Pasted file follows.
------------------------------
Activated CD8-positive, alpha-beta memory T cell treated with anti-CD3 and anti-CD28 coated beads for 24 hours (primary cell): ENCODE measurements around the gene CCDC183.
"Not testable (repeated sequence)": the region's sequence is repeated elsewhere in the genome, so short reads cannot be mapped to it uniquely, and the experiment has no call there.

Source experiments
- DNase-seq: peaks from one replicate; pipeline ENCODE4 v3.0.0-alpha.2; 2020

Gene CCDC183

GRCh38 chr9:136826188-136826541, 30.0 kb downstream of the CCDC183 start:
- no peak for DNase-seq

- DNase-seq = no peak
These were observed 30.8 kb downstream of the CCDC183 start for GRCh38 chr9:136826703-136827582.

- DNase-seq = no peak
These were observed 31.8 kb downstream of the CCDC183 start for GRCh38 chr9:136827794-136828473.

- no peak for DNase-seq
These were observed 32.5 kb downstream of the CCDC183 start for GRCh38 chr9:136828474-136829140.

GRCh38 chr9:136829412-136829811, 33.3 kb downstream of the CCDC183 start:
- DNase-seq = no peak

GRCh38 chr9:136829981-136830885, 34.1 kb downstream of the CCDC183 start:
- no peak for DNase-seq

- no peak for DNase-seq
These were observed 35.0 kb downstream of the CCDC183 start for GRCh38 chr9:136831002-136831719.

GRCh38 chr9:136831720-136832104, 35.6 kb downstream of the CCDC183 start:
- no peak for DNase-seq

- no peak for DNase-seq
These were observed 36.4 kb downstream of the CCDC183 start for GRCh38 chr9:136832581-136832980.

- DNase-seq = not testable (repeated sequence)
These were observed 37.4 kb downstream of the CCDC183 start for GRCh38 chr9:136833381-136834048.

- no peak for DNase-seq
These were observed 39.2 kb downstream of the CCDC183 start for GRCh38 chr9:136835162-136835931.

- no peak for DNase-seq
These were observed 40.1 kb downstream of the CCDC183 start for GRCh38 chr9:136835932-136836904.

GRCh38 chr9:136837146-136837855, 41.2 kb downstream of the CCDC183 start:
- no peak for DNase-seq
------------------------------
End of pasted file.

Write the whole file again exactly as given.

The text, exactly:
Activated CD8-positive, alpha-beta memory T cell treated with anti-CD3 and anti-CD28 coated beads for 24 hours (primary cell): ENCODE measurements around the gene CCDC183.
"Not testable (repeated sequence)": the region's sequence is repeated elsewhere in the genome, so short reads cannot be mapped to it uniquely, and the experiment has no call there.

Source experiments
- DNase-seq: peaks from one replicate; pipeline ENCODE4 v3.0.0-alpha.2; 2020

Gene CCDC183

GRCh38 chr9:136826188-136826541, 30.0 kb downstream of the CCDC183 start:
- no peak for DNase-seq

- DNase-seq = no peak
These were observed 30.8 kb downstream of the CCDC183 start for GRCh38 chr9:136826703-136827582.

- DNase-seq = no peak
These were observed 31.8 kb downstream of the CCDC183 start for GRCh38 chr9:136827794-136828473.

- no peak for DNase-seq
These were observed 32.5 kb downstream of the CCDC183 start for GRCh38 chr9:136828474-136829140.

GRCh38 chr9:136829412-136829811, 33.3 kb downstream of the CCDC183 start:
- DNase-seq = no peak

GRCh38 chr9:136829981-136830885, 34.1 kb downstream of the CCDC183 start:
- no peak for DNase-seq

- no peak for DNase-seq
These were observed 35.0 kb downstream of the CCDC183 start for GRCh38 chr9:136831002-136831719.

GRCh38 chr9:136831720-136832104, 35.6 kb downstream of the CCDC183 start:
- no peak for DNase-seq

- no peak for DNase-seq
These were observed 36.4 kb downstream of the CCDC183 start for GRCh38 chr9:136832581-136832980.

- DNase-seq = not testable (repeated sequence)
These were observed 37.4 kb downstream of the CCDC183 start for GRCh38 chr9:136833381-136834048.

- no peak for DNase-seq
These were observed 39.2 kb downstream of the CCDC183 start for GRCh38 chr9:136835162-136835931.

- no peak for DNase-seq
These were observed 40.1 kb downstream of the CCDC183 start for GRCh38 chr9:136835932-136836904.

GRCh38 chr9:136837146-136837855, 41.2 kb downstream of the CCDC183 start:
- no peak for DNase-seq